Regenerating blood vessels gets $2.7 million grant
Biomedical engineers in the Cockrell School of Engineering at The University of Texas at Austin have received $2.7 million in funding to advance a treatment that regenerates blood vessels.

Related Blood Vessels Reading:

Heart, Lungs and Blood Vessels - Their Descriptions, Functions and Diseases: Useful Heart, Lung and Blood Vessel Information – Condensed For Easy Learning (0001)

In the "Heart, Lungs and Blood Vessels - Their Descriptions, Functions and Diseases" eBook, we keep similar terms “Grouped Together” for easy comparison. This helps you learn faster and easier, and prevents confusion. Also, with this proven learning method, you will save time, and learning will be more thorough.

As an example, when you read the Section on “Types of Blood Vessels”, and look for the definition of the term “Vein", you will also learn the difference between a “Vein, Artery, and a Capillary” because all these similar terms are “Grouped Together”... View Details


Blood Vessels like a Teenager: Insider-cures against atherosclerosis
by Christian Meyer-Esch (Author)

Many people in the western world suffer from massive circulatory disorders due to obstructed blood vessels. In this book, you will learn how exactly these deposits are formed, what kind of deposits there are, and how to avoid them, but also to easily resolve them. Any claims are proven by scientific studies. After reading this book, you will be an expert on blood vessels. They will have knowledge about what doctors have not usually been taught in medicine. Again, clean blood vessels of a teenager! To treat and prevent heart attack, stroke and circulatory disorders. With my new immediate... View Details


Inflammatory Diseases of Blood Vessels
by Gary S. Hoffman (Editor), Cornelia M. Weyand (Editor), Carol A. Langford (Editor), Jorg J. Goronzy (Editor)

In recent years, considerable progress has been made in understanding the vasculitic diseases, largely due to the introduction of effective treatments for diseases that were once uniformly fatal, the conduct of structured clinical studies, and advances in immunology and molecular biology. Despite these achievements, the vasculitic diseases continue to be associated with morbidity and mortality from chronic organ damage, relapses, and the side effects of treatment. Investigations into the mechanisms of vascular inflammation may lead to a better comprehension of the pathogenesis of vasculitic... View Details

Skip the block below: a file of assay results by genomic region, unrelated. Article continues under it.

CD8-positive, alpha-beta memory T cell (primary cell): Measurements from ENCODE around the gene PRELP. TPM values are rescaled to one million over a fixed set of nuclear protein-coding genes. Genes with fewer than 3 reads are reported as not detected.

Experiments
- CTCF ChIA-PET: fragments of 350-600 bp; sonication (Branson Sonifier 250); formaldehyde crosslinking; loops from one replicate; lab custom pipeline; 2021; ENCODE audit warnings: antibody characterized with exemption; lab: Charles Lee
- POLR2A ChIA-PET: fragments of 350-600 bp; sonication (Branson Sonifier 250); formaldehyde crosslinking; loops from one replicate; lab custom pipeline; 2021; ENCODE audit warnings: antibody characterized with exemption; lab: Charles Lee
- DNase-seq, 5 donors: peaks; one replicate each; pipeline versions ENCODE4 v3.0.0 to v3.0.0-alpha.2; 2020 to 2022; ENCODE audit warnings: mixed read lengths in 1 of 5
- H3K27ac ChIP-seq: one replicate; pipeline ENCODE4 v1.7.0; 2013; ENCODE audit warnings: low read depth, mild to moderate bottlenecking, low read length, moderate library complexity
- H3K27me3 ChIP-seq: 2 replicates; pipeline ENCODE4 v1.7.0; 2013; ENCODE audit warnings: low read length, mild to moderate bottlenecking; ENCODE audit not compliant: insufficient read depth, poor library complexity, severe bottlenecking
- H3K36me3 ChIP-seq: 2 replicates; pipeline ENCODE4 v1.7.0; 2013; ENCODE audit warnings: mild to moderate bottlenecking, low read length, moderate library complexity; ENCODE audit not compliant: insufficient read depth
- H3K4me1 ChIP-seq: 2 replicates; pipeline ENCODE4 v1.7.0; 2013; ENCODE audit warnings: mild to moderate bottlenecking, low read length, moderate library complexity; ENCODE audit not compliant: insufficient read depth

Human Body (Discovery Kids)
by Parragon Books (Author)

Discover the secrets of the human body. Using stunning illustrations and cutaway diagrams, Human Body takes you on a fascinating visual journey of this most complex of machines, showcasing the brilliance of the human anatomy along the way. Satisfy the curiosity of the most inquisitive minds and discover the secrets of the body with this concise reference book for all the family. Explore the human body in minute detail, from microscopic cells to the large intestine. Features key information on the vital organs and their functions. Learn all about the skeleton and examine joints and muscles in... View Details


LIPITOR (Atorvastatin): Treats High Cholesterol and Triglyceride Levels; and Reduces the Risk of Angina, Stroke, Heart Attack, or Certain Heart and Blood Vessel Problems
by James Lee Anderson (Author)

“Although, your health condition may impact your everyday life, do not let it define who you are.” LIPITOR (atorvastatin) is used together with diet, weight loss, and exercise to reduce the risk of heart attack and stroke and to decrease the chance that heart surgery will be needed in people who have heart disease or who are at risk of developing heart disease. LIPITOR (atorvastatin) is also used to decrease the amount of fatty substances such as low-density lipoprotein (LDL) cholesterol ('bad cholesterol') and triglycerides in the blood and to increase the amount of high-density... View Details


Human Body!
by DK (Author)